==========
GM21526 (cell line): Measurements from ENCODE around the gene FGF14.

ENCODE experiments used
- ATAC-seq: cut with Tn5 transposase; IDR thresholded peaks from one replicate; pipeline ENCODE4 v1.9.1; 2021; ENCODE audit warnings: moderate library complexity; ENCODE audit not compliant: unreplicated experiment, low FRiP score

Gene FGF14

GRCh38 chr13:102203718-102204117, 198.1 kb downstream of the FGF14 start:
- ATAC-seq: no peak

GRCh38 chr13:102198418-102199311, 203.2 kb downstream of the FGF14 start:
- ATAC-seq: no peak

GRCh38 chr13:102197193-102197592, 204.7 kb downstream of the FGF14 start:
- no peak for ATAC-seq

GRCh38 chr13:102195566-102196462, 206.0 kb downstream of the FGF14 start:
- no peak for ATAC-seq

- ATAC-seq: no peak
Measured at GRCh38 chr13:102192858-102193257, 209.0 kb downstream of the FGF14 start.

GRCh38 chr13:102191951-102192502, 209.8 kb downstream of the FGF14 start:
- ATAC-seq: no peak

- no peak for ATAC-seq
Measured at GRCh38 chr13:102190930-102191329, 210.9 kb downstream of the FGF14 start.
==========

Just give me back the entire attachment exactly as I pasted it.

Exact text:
GM21526 (cell line): Measurements from ENCODE around the gene FGF14.

ENCODE experiments used
- ATAC-seq: cut with Tn5 transposase; IDR thresholded peaks from one replicate; pipeline ENCODE4 v1.9.1; 2021; ENCODE audit warnings: moderate library complexity; ENCODE audit not compliant: unreplicated experiment, low FRiP score

Gene FGF14

GRCh38 chr13:102203718-102204117, 198.1 kb downstream of the FGF14 start:
- ATAC-seq: no peak

GRCh38 chr13:102198418-102199311, 203.2 kb downstream of the FGF14 start:
- ATAC-seq: no peak

GRCh38 chr13:102197193-102197592, 204.7 kb downstream of the FGF14 start:
- no peak for ATAC-seq

GRCh38 chr13:102195566-102196462, 206.0 kb downstream of the FGF14 start:
- no peak for ATAC-seq

- ATAC-seq: no peak
Measured at GRCh38 chr13:102192858-102193257, 209.0 kb downstream of the FGF14 start.

GRCh38 chr13:102191951-102192502, 209.8 kb downstream of the FGF14 start:
- ATAC-seq: no peak

- no peak for ATAC-seq
Measured at GRCh38 chr13:102190930-102191329, 210.9 kb downstream of the FGF14 start.